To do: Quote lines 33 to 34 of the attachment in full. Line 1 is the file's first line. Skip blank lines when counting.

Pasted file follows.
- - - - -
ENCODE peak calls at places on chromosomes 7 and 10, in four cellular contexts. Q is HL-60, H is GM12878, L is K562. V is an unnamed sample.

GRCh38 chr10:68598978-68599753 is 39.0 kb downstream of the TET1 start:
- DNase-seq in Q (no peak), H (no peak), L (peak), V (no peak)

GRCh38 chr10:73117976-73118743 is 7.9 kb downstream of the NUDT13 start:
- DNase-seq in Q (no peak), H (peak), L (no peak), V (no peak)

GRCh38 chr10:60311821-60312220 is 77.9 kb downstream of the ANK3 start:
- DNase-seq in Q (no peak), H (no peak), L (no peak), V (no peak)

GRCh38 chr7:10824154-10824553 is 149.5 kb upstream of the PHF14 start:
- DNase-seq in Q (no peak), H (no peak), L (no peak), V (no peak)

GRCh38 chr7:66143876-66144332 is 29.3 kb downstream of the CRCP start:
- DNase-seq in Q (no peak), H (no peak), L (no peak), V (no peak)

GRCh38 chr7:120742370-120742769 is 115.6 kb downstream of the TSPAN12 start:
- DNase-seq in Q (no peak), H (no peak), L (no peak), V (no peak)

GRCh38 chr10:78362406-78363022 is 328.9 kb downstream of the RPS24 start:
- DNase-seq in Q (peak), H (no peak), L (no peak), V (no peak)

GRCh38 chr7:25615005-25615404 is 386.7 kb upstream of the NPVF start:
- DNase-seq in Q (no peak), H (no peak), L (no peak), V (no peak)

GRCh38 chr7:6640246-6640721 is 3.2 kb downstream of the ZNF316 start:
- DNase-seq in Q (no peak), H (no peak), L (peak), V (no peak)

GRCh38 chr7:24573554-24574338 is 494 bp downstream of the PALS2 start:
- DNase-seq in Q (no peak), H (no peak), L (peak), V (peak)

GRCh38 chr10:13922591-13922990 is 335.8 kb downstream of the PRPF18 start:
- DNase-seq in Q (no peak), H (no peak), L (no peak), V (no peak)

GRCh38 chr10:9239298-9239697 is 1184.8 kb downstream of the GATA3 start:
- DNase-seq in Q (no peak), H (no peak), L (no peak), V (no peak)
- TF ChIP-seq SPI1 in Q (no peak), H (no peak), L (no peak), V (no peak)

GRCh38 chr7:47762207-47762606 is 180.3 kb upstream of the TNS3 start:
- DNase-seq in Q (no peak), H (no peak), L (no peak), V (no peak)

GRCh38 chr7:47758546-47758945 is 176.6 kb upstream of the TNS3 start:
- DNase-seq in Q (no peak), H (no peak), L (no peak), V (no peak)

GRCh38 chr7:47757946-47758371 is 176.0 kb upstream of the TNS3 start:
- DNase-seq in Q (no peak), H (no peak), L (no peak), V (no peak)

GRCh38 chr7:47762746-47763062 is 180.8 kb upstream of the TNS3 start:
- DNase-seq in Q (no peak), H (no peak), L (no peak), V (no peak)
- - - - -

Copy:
GRCh38 chr7:47762746-47763062 is 180.8 kb upstream of the TNS3 start:
- DNase-seq in Q (no peak), H (no peak), L (no peak), V (no peak)